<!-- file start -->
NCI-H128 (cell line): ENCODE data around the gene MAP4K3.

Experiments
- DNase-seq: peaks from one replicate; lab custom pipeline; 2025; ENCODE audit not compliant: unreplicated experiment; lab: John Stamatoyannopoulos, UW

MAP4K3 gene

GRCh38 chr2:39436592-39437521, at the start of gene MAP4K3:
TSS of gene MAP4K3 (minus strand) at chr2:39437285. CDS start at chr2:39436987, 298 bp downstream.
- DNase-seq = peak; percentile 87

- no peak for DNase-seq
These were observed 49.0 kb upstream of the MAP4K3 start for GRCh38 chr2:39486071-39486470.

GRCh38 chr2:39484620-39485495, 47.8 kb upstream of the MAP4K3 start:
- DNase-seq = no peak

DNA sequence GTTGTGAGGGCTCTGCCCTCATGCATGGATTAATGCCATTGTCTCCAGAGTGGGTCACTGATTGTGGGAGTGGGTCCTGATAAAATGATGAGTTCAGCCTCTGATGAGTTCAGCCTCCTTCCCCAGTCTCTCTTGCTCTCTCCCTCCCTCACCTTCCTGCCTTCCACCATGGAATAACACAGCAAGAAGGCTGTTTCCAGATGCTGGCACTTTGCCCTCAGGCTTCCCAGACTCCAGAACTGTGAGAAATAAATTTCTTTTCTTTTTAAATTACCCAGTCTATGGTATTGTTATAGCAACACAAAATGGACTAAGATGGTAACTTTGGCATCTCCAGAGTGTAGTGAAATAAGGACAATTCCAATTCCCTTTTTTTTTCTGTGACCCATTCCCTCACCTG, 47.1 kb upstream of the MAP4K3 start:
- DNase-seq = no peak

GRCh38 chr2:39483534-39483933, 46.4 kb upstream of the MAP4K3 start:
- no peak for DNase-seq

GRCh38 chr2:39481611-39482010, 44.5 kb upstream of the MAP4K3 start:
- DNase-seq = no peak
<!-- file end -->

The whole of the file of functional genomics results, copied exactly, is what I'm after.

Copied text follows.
NCI-H128 (cell line): ENCODE data around the gene MAP4K3.

Experiments
- DNase-seq: peaks from one replicate; lab custom pipeline; 2025; ENCODE audit not compliant: unreplicated experiment; lab: John Stamatoyannopoulos, UW

MAP4K3 gene

GRCh38 chr2:39436592-39437521, at the start of gene MAP4K3:
TSS of gene MAP4K3 (minus strand) at chr2:39437285. CDS start at chr2:39436987, 298 bp downstream.
- DNase-seq = peak; percentile 87

- no peak for DNase-seq
These were observed 49.0 kb upstream of the MAP4K3 start for GRCh38 chr2:39486071-39486470.

GRCh38 chr2:39484620-39485495, 47.8 kb upstream of the MAP4K3 start:
- DNase-seq = no peak

DNA sequence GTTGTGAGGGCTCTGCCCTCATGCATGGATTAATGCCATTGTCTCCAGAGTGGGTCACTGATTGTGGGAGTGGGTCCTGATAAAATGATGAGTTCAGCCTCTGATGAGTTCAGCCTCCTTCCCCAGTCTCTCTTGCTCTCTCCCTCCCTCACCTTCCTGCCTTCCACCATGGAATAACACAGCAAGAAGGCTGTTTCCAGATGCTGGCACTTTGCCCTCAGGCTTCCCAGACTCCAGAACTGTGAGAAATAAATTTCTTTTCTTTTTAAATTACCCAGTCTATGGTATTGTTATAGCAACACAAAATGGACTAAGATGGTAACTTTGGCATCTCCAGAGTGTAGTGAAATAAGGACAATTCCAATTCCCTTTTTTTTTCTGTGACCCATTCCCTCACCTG, 47.1 kb upstream of the MAP4K3 start:
- DNase-seq = no peak

GRCh38 chr2:39483534-39483933, 46.4 kb upstream of the MAP4K3 start:
- no peak for DNase-seq

GRCh38 chr2:39481611-39482010, 44.5 kb upstream of the MAP4K3 start:
- DNase-seq = no peak